Black HatCross-site ScriptingXSS

Hunting Cross-Site Scripting (XSS)

Hunting Cross-Site Scripting (XSS) If you are not familiar with XSS attacks, make sure you read the OWASP article “Cross Site Scripting (XSS)” at Here are the main points you need to know about XSS:

  • XSS is a client-side attack executed in the browser.
  • JavaScript and VBScript are the main languages used on this attack.
  • XSS is prevented by implementing proper output validation.

Nowadays it’s difficult to find XSS vulnerabilities, even if the developer did not implement any output validation, because the browsers have built-in protection for this attack.

When hunting XSS vulnerabilities, the first step is to identify the input fields (cookies, headers, forms, and so on) in the web application that will send back to the browser the data entered in those fields, either immediately (reflected XSS)  or later after a specific query (stored XSS). Here are some common scenarios where XSS can be found:

  • Search Fields The search term entered will be reflected in the response (for example, “The name <search-term-you-entered> was not found”).
  • Contact Form This is where most of XSS is found. Usually, if the user enters a value not valid in the form, such as wrong email address, date, and so on, the error is detected and all the information entered will be sent back, filling out the contact form automatically so that the user only needs to fix the appropriate field. Attackers will take advantage of this behavior by purposely entering a wrong email address, for example, and the injection in another field will be executed while the contact form is being filled out again in the browser.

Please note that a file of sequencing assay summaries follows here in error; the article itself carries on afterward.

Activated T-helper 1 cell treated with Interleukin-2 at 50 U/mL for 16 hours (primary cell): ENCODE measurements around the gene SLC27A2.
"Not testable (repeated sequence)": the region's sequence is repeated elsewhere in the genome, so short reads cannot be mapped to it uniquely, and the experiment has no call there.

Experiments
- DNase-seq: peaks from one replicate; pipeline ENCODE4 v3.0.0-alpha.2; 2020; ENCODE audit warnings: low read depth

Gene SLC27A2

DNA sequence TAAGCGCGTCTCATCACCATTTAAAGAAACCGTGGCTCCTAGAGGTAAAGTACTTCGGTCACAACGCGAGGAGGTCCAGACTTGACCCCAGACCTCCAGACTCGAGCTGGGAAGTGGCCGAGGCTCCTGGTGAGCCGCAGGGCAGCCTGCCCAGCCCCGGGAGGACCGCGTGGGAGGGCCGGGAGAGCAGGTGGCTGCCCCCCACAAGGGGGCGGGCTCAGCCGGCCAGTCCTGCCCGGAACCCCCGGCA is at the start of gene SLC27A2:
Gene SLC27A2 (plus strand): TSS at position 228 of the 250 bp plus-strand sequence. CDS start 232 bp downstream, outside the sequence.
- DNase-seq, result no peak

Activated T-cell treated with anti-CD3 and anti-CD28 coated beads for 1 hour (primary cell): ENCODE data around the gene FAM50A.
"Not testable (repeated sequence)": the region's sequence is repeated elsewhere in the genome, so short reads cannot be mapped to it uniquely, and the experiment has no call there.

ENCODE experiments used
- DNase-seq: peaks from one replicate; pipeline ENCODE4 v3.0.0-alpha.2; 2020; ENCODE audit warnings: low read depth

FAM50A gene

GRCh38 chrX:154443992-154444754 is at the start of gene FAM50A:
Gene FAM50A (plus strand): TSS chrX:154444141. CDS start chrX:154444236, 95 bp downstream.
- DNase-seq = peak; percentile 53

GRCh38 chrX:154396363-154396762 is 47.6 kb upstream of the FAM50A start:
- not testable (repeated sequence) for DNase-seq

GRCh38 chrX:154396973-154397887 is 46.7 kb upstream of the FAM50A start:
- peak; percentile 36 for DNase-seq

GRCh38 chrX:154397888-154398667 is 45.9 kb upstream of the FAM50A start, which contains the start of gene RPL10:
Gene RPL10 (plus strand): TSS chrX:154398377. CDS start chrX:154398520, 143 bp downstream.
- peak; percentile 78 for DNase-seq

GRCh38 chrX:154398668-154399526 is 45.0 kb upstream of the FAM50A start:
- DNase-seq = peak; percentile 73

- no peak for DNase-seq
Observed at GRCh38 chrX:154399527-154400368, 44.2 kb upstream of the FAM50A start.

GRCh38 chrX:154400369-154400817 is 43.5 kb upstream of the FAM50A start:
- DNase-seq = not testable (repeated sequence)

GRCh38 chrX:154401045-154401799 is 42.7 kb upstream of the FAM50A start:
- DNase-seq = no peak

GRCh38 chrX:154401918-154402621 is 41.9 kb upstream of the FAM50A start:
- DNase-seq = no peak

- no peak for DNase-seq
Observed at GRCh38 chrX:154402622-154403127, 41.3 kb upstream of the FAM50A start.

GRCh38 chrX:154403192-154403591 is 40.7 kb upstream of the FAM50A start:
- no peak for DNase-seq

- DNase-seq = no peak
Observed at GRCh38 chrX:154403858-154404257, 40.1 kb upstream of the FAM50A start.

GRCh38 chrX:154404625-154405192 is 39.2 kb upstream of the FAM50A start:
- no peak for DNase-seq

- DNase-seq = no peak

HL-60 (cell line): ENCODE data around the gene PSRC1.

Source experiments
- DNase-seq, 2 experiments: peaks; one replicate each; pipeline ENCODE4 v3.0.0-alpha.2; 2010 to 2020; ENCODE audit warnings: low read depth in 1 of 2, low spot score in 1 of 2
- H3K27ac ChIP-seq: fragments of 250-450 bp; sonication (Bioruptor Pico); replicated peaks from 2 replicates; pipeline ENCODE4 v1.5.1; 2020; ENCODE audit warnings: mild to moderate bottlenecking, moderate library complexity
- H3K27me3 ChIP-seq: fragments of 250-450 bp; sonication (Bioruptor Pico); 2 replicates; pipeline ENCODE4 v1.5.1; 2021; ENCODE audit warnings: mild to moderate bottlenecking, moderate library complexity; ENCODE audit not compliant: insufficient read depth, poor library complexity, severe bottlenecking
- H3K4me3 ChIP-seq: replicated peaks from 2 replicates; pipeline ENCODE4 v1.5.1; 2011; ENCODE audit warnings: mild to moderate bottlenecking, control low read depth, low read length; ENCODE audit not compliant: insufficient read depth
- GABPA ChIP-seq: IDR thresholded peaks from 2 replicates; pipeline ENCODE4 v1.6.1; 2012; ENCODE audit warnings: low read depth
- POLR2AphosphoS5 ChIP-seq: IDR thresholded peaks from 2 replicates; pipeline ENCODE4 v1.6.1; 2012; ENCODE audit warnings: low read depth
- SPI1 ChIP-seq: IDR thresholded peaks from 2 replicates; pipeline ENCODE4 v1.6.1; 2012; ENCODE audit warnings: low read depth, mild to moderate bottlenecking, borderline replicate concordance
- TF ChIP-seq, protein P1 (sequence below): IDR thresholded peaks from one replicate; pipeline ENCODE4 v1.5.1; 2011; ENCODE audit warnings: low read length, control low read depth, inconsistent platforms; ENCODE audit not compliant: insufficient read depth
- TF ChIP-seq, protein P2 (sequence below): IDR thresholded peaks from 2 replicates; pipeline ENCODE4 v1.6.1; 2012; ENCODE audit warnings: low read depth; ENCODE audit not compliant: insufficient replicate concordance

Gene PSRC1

• Error Message Many XSS bugs have been found in the error messages returned by application such as Apache, .NET, Java, PHP, Perl, and more. This usually occurs when a wrong URL, an invalid filename, or an invalid data format is entered.
  • HTML Links The data entered in the input fields is used to generate dynamic HTML links in the response.
  • Injection in JavaScript Blocks This scenario occurs when the application creates JavaScript code based on the data entered by the user. Such scenarios include showing a pop-up message with the action performed, filling out HTML elements dynamically, and creating DOM elements such as a list of states based on the country selected.

Injecting malicious code into the JavaScript blocks can help you easily bypass the browser’s protection, so let’s see how it works.


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